From Software has risen to fame with its Souls series of games. After a rather lengthy stop in Yharnam courtesy of PlayStation 4 exclusive Bloodborne and its expansion, Dark Souls III has finally released to us mere mortals, ready to challenge gamers everywhere. With new combat mechanics and a new world to explore, is this a game worthy of those looking for a test of all their skills? Only one way to find out!
Punishing for Newbies
As with any game in the Souls series, you should expect to die a lot. The game’s manual says as much. But if you ever expect to get through a Souls game, you have to learn from each death. Progressing in Dark Souls III really comes down to memorization. Once you memorize where each enemy is, and the best methods with which to dispatch them, then given enough time/leveling you will ultimately succeed. To be honest, Dark Souls III does not feel as tough as games before it. This may be the veteran of From Software games in me speaking, though. Make no mistake — this is still a very tough, rewarding game.
I think the veil has been partially lifted for many people with regards to this game’s difficulty level. Simply taking things slowly, remembering where enemies are in each section, and taking them out one at a time will work for 90 percent of all encounters. Respecting your foes, and taking each as a valid threat that could very well end your life is always something to keep in mind. Dark Souls III, like its predecessors, never hands you anything, though it does feel like item drops are a bit easier to come by this time around (and it really helps).
Enemies in Dark Souls III are high-powered idiots. Sure, they can kill you in no time if you let your guard down, but that is merely a symptom of their strong attacks against your relatively weak defense. Multiple times in my playthrough, I witnessed enemies killing themselves in fire. They simply stood in a lit fire, stared blankly in my direction, and died after some time. It didn’t matter if this was a large, lumbering baddie worth 800 souls, or a lowly peon worth a mere 30. They all did the same thing. Enemies also feel a bit more reserved this time around. They are quick to back away from you, and are generally easy to escape if you’re in a pinch, with a chase radius that is rather small. This does mean that coaxing a single enemy out of a group is harder to do without using throwing knives or some other tactic, and so it feels like this is by design. Still, once you know an enemy’s guard route and combat moves, then taking them down becomes a simple manner of blocking until the right moment to attack presents itself.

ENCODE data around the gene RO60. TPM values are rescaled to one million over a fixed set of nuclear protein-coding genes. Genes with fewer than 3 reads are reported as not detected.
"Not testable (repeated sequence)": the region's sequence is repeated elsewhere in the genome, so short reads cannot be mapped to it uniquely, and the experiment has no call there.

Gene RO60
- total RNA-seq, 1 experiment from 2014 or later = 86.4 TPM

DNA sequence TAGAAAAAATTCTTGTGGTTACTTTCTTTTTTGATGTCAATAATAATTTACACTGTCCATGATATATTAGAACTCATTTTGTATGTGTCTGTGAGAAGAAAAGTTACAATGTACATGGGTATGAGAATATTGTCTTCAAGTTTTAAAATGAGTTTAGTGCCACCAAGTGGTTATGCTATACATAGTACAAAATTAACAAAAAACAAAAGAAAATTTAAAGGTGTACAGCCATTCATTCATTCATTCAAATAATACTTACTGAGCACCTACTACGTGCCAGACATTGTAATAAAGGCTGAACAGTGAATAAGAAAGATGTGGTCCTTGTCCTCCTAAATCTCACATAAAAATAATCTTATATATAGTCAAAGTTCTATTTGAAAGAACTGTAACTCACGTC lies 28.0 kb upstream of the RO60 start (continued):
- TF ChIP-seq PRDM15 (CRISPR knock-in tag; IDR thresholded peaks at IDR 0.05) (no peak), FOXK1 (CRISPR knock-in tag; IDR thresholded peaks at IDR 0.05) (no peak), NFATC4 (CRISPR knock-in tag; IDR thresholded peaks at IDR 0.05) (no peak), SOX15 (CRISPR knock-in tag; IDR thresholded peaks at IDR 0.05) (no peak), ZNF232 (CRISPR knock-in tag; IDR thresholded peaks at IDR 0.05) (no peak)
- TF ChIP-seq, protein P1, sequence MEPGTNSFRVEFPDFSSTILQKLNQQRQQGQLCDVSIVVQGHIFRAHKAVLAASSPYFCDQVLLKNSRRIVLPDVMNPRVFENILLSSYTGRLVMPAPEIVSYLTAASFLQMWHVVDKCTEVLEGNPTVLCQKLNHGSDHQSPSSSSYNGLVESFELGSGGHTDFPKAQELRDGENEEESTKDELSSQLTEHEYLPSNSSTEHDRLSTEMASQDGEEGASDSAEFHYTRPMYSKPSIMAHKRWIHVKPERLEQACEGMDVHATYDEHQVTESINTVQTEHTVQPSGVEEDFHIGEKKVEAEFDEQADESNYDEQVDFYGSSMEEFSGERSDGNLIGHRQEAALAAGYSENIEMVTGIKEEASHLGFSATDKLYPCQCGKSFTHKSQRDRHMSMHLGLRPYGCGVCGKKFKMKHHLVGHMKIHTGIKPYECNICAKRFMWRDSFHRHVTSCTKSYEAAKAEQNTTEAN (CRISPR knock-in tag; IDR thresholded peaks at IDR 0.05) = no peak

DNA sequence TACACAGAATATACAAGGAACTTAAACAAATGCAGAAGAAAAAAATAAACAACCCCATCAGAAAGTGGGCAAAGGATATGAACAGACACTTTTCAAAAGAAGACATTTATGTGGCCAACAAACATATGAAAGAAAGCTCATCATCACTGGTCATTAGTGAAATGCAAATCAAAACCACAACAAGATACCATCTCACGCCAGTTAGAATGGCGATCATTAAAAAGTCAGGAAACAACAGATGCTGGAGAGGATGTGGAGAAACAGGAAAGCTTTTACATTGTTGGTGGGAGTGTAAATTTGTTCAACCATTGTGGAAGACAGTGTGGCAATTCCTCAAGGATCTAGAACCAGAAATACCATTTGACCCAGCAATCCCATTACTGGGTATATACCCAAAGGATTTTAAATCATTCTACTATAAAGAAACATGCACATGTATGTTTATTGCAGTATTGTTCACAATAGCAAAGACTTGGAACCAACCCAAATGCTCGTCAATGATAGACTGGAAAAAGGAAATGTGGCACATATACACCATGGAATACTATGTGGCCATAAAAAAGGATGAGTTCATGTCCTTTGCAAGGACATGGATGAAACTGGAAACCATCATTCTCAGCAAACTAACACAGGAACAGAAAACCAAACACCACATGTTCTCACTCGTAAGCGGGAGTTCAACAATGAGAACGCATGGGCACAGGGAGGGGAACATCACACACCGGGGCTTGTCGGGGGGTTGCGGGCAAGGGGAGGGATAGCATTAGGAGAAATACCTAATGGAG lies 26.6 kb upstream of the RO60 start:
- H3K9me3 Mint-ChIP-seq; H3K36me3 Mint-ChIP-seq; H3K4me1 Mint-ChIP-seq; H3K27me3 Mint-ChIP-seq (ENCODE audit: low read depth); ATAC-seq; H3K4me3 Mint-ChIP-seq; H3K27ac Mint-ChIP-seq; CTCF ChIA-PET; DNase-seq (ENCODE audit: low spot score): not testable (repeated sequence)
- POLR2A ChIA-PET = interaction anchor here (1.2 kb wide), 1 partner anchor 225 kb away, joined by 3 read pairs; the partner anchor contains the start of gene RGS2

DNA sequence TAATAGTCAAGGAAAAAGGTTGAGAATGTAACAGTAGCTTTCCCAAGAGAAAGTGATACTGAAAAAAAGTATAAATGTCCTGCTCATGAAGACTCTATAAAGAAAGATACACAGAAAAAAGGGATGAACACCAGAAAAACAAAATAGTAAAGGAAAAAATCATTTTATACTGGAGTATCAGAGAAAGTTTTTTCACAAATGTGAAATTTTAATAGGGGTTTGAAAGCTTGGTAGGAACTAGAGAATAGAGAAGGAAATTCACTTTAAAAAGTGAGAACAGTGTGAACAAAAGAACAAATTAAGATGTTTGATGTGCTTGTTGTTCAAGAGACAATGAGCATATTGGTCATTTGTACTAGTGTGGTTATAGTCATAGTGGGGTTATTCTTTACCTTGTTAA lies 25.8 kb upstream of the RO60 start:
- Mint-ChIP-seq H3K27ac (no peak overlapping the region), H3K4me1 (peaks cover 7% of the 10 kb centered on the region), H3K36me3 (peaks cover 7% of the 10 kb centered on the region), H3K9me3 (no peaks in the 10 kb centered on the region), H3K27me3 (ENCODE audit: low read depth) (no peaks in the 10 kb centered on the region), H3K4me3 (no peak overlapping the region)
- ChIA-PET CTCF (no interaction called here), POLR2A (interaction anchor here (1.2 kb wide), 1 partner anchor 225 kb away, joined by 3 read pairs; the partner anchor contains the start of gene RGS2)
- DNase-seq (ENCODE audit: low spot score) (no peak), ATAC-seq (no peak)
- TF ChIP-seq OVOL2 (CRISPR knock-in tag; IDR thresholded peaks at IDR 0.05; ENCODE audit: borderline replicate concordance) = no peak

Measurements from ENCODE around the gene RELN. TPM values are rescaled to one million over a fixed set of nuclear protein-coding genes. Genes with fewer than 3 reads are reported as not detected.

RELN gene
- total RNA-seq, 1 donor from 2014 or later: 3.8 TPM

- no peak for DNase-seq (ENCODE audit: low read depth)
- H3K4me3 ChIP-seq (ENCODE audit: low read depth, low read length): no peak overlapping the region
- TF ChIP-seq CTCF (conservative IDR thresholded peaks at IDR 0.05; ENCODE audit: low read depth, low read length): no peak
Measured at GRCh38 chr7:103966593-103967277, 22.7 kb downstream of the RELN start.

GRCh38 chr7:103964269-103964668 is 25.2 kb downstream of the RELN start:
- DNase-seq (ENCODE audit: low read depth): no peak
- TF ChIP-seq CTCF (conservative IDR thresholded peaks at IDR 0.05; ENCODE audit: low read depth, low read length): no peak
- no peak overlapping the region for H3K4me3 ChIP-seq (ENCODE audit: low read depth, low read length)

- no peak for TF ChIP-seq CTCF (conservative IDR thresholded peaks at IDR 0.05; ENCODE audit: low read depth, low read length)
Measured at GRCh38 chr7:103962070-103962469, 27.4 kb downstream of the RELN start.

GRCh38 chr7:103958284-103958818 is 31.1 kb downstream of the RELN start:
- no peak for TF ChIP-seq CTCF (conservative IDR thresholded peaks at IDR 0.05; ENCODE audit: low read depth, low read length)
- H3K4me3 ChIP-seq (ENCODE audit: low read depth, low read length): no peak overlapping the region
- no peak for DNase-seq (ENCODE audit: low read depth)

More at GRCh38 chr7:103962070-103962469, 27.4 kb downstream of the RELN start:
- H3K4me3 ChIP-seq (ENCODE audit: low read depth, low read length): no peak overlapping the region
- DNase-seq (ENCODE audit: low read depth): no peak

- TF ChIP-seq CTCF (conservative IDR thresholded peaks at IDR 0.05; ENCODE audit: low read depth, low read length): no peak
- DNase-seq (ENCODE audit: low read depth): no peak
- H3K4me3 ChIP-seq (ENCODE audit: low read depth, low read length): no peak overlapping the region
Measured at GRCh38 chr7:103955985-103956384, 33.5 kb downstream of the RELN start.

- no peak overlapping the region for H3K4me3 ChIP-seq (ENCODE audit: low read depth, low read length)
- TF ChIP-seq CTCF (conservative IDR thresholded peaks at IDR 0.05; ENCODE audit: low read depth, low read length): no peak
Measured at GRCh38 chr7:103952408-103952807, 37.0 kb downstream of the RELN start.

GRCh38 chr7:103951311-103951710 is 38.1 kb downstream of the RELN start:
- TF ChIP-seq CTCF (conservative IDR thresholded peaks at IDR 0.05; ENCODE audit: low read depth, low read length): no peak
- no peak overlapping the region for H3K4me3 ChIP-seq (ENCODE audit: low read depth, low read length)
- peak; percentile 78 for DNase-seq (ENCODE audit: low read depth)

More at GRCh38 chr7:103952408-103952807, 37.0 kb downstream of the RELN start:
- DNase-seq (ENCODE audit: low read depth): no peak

Flames for Guidance
In-game bonfires serve as checkpoints, in a series mainstay. You use these checkpoints to rest, which will instantly heal you. Estus flasks, which you drink from to regain health and/or mana, are also filled at this time. However, any enemies that you have killed in the area are also instantly reset to their original positions. Any bosses killed or items destroyed are not reset, though, which can lead to a somewhat different playthrough of the area the second time and beyond. The only time the maps completely reset are when you travel back to the Firelink Shrine, which serves as your main base of operations.
One aspect of Dark Souls III that gamers will either love or hate is its leveling system. As before, you have a universal currency known as souls, which you collect when defeating enemies or by finding them on static corpses, occasionally in hard-to-reach areas. Bonfires can only be used to heal, refill estus flasks, and change spells — you can only level up your character by traveling to the Firelink Shrine. Souls and Bloodborne fans are no doubt used to this, but for anyone coming from a more traditional RPG who may be used to instant leveling, it is something to get used to. It just feels like leveling could have been enabled at the bonfires to speed up the game a little bit. There is a lot of level grinding in a game like Dark Souls III, so loading the Firelink Shrine, then leveling up, and then reloading the area you were just in can eat up a lot of time over the course of a campaign.